The number of German factories shortening their employees’ working hours to cope with the country’s economic slowdown is expected to rise significantly over the next three months, the Ifo Institute think tank has said.
Almost four per cent of Germany’s manufacturing sector has in recent months introduced “short-time work” – cutting employees’ hours to avoid laying them off – which was credited with maintaining employment levels during the financial crisis.
With the German economy slowing amid a tough global backdrop, weaker demand from China, and new car emissions tests, the proportion of companies on short-time work is expected to increase to 8.5 percent over the next three months, Ifo said.
Over a third of textile manufacturers are expected to introduce short-time work, for example. A fifth of metal production and processing factories are predicted to cut workers’ hours.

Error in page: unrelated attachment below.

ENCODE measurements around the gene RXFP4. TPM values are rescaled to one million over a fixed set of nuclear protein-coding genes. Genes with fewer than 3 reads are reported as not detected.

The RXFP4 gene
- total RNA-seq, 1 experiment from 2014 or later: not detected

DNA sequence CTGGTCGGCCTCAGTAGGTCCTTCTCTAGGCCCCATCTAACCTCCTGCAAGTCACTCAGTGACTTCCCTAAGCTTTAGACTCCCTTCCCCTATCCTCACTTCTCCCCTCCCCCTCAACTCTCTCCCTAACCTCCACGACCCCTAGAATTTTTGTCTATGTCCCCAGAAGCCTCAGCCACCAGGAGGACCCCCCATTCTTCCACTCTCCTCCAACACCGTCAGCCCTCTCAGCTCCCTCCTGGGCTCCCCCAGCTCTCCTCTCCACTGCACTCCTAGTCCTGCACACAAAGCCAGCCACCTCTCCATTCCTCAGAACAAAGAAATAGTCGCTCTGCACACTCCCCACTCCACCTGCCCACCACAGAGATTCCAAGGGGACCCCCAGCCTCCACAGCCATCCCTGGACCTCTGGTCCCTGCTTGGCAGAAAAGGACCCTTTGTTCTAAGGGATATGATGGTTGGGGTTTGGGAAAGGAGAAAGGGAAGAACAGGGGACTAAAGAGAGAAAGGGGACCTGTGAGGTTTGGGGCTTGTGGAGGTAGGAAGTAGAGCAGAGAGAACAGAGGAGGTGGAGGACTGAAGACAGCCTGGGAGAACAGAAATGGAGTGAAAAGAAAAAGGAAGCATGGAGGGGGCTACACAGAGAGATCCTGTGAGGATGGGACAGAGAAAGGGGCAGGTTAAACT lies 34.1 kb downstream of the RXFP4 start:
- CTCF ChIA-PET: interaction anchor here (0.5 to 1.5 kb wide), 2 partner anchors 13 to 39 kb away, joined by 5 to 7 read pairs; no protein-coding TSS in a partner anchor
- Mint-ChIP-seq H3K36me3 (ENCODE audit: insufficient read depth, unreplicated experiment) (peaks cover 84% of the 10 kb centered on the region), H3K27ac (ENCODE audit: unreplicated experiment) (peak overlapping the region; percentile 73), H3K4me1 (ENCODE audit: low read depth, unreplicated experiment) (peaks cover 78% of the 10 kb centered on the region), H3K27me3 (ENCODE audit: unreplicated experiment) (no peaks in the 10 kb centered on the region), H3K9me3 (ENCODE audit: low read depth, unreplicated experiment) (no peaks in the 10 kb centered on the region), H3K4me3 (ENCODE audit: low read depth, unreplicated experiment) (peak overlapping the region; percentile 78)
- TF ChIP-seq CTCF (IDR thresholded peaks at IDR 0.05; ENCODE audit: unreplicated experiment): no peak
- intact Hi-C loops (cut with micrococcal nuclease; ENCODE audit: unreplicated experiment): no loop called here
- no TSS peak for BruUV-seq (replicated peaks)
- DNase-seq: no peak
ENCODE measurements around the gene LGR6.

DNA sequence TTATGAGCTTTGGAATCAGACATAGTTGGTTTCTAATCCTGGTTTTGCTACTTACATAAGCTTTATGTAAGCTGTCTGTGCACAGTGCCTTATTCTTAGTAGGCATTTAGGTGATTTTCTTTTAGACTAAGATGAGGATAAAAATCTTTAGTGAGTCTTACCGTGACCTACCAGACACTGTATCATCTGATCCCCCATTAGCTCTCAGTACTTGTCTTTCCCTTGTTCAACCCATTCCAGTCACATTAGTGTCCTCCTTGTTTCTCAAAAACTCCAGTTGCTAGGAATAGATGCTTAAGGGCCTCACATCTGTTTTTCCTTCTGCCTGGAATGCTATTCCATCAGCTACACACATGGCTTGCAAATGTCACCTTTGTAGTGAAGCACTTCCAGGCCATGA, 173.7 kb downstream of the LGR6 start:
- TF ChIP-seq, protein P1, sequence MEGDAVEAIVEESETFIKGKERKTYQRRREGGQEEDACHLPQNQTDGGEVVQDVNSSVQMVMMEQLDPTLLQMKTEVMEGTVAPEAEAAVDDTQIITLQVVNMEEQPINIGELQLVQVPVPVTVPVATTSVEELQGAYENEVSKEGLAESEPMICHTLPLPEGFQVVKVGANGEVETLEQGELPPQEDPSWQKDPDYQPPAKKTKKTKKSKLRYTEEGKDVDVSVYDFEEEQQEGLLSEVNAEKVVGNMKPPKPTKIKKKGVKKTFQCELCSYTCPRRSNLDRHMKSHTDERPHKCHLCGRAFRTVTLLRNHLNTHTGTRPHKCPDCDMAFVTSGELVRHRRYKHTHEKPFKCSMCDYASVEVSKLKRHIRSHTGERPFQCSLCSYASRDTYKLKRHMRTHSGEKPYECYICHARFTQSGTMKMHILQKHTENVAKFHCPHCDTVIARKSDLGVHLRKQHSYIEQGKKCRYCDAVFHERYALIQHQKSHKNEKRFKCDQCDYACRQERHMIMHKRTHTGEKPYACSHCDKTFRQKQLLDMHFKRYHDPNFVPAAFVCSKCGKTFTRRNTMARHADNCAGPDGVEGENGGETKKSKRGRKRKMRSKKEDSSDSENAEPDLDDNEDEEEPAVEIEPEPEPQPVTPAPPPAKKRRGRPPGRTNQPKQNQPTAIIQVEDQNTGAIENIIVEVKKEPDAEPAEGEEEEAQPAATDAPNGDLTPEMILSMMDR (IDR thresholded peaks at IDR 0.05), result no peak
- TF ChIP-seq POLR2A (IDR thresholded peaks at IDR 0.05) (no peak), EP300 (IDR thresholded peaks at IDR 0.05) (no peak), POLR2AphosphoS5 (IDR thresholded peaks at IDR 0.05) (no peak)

“Industries that are important for Germany, such as automotive, mechanical engineering, and chemicals, will be hit harder,” said Timo Wollmershaeuser, head of forecasts at Ifo.
The German government expects GDP to grow by just 0.5 per cent this year. It had previously predicted almost two per cent growth for 2019.